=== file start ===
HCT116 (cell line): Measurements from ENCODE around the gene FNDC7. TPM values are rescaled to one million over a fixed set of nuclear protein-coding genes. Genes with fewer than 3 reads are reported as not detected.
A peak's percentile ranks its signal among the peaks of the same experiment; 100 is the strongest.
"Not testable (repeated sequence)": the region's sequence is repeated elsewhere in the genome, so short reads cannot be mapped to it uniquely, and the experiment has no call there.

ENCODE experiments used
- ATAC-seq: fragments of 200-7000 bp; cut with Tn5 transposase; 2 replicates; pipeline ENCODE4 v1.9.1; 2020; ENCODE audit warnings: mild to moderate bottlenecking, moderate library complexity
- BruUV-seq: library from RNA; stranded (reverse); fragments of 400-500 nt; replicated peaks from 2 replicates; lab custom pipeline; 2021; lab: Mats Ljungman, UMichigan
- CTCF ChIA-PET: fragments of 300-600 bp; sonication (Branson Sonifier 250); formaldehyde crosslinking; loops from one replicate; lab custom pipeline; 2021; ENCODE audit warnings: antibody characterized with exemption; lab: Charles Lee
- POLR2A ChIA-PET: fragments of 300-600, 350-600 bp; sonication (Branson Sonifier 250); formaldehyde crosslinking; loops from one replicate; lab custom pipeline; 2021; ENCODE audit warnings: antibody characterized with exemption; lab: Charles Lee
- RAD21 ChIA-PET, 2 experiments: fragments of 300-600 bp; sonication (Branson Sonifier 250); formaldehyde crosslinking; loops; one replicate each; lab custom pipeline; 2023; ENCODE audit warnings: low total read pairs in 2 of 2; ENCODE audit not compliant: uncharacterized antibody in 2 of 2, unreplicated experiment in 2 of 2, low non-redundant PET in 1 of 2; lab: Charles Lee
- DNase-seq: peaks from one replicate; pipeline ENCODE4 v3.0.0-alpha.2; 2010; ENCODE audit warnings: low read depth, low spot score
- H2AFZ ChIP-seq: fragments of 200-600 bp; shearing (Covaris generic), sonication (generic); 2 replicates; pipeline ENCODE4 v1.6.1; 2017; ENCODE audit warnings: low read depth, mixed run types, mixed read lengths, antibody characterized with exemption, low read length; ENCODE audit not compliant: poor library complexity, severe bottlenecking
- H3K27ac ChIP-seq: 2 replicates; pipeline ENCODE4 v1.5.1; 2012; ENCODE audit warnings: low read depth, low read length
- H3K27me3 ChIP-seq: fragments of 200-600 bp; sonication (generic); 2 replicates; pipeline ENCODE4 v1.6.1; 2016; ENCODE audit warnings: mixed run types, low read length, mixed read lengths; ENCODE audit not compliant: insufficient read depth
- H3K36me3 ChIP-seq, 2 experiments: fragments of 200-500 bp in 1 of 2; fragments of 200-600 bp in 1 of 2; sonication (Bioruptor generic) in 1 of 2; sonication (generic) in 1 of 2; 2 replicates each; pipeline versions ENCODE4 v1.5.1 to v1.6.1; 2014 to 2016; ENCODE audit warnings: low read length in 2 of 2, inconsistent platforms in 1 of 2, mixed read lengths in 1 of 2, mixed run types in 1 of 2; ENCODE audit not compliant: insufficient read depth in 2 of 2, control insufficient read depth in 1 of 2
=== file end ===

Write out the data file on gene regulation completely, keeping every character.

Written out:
HCT116 (cell line): Measurements from ENCODE around the gene FNDC7. TPM values are rescaled to one million over a fixed set of nuclear protein-coding genes. Genes with fewer than 3 reads are reported as not detected.
A peak's percentile ranks its signal among the peaks of the same experiment; 100 is the strongest.
"Not testable (repeated sequence)": the region's sequence is repeated elsewhere in the genome, so short reads cannot be mapped to it uniquely, and the experiment has no call there.

ENCODE experiments used
- ATAC-seq: fragments of 200-7000 bp; cut with Tn5 transposase; 2 replicates; pipeline ENCODE4 v1.9.1; 2020; ENCODE audit warnings: mild to moderate bottlenecking, moderate library complexity
- BruUV-seq: library from RNA; stranded (reverse); fragments of 400-500 nt; replicated peaks from 2 replicates; lab custom pipeline; 2021; lab: Mats Ljungman, UMichigan
- CTCF ChIA-PET: fragments of 300-600 bp; sonication (Branson Sonifier 250); formaldehyde crosslinking; loops from one replicate; lab custom pipeline; 2021; ENCODE audit warnings: antibody characterized with exemption; lab: Charles Lee
- POLR2A ChIA-PET: fragments of 300-600, 350-600 bp; sonication (Branson Sonifier 250); formaldehyde crosslinking; loops from one replicate; lab custom pipeline; 2021; ENCODE audit warnings: antibody characterized with exemption; lab: Charles Lee
- RAD21 ChIA-PET, 2 experiments: fragments of 300-600 bp; sonication (Branson Sonifier 250); formaldehyde crosslinking; loops; one replicate each; lab custom pipeline; 2023; ENCODE audit warnings: low total read pairs in 2 of 2; ENCODE audit not compliant: uncharacterized antibody in 2 of 2, unreplicated experiment in 2 of 2, low non-redundant PET in 1 of 2; lab: Charles Lee
- DNase-seq: peaks from one replicate; pipeline ENCODE4 v3.0.0-alpha.2; 2010; ENCODE audit warnings: low read depth, low spot score
- H2AFZ ChIP-seq: fragments of 200-600 bp; shearing (Covaris generic), sonication (generic); 2 replicates; pipeline ENCODE4 v1.6.1; 2017; ENCODE audit warnings: low read depth, mixed run types, mixed read lengths, antibody characterized with exemption, low read length; ENCODE audit not compliant: poor library complexity, severe bottlenecking
- H3K27ac ChIP-seq: 2 replicates; pipeline ENCODE4 v1.5.1; 2012; ENCODE audit warnings: low read depth, low read length
- H3K27me3 ChIP-seq: fragments of 200-600 bp; sonication (generic); 2 replicates; pipeline ENCODE4 v1.6.1; 2016; ENCODE audit warnings: mixed run types, low read length, mixed read lengths; ENCODE audit not compliant: insufficient read depth
- H3K36me3 ChIP-seq, 2 experiments: fragments of 200-500 bp in 1 of 2; fragments of 200-600 bp in 1 of 2; sonication (Bioruptor generic) in 1 of 2; sonication (generic) in 1 of 2; 2 replicates each; pipeline versions ENCODE4 v1.5.1 to v1.6.1; 2014 to 2016; ENCODE audit warnings: low read length in 2 of 2, inconsistent platforms in 1 of 2, mixed read lengths in 1 of 2, mixed run types in 1 of 2; ENCODE audit not compliant: insufficient read depth in 2 of 2, control insufficient read depth in 1 of 2